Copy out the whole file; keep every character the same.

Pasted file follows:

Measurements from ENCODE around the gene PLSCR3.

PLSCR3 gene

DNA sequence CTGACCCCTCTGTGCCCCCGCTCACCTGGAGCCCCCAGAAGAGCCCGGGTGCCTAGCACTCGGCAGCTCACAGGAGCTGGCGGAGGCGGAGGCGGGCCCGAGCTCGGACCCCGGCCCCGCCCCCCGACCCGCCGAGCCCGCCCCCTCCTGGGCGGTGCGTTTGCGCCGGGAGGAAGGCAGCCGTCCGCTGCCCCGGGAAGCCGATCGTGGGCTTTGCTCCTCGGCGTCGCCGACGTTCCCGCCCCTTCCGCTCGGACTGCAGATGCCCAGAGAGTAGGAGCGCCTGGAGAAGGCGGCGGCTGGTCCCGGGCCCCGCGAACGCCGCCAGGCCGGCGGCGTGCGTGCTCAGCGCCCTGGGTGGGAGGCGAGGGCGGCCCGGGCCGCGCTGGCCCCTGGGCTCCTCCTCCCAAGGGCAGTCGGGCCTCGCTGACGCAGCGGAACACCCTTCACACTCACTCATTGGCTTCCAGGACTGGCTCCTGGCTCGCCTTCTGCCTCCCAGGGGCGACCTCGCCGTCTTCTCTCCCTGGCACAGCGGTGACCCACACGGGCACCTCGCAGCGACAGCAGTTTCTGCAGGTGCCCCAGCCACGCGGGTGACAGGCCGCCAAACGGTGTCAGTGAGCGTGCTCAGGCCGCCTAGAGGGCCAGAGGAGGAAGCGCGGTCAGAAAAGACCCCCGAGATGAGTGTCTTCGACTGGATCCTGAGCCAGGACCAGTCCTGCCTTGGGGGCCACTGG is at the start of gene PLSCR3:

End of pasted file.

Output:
Measurements from ENCODE around the gene PLSCR3.

PLSCR3 gene

DNA sequence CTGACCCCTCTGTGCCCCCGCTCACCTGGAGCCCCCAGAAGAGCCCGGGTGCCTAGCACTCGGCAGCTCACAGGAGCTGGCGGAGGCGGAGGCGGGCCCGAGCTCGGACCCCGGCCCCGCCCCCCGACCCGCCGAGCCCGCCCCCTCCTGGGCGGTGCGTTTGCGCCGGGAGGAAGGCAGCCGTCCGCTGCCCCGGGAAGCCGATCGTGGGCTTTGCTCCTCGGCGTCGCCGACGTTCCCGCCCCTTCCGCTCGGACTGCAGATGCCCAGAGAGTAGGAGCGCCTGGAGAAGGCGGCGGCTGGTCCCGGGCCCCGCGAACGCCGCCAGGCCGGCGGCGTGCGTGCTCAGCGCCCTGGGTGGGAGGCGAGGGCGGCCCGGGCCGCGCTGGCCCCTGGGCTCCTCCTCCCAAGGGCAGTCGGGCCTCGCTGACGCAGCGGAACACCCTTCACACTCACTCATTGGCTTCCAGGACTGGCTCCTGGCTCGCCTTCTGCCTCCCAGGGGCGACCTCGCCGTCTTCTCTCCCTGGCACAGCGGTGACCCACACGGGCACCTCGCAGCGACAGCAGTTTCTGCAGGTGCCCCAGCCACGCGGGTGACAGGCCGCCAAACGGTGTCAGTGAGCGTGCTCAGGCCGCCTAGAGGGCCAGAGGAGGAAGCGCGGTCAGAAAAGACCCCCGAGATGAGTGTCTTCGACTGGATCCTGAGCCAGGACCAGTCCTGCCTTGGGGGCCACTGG is at the start of gene PLSCR3: